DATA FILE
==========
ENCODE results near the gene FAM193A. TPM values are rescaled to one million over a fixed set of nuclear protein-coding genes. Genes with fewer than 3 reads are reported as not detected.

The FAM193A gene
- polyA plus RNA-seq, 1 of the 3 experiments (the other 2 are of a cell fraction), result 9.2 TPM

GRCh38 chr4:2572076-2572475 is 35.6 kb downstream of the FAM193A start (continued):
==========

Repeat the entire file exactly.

ENCODE results near the gene FAM193A. TPM values are rescaled to one million over a fixed set of nuclear protein-coding genes. Genes with fewer than 3 reads are reported as not detected.

The FAM193A gene
- polyA plus RNA-seq, 1 of the 3 experiments (the other 2 are of a cell fraction), result 9.2 TPM

GRCh38 chr4:2572076-2572475 is 35.6 kb downstream of the FAM193A start (continued):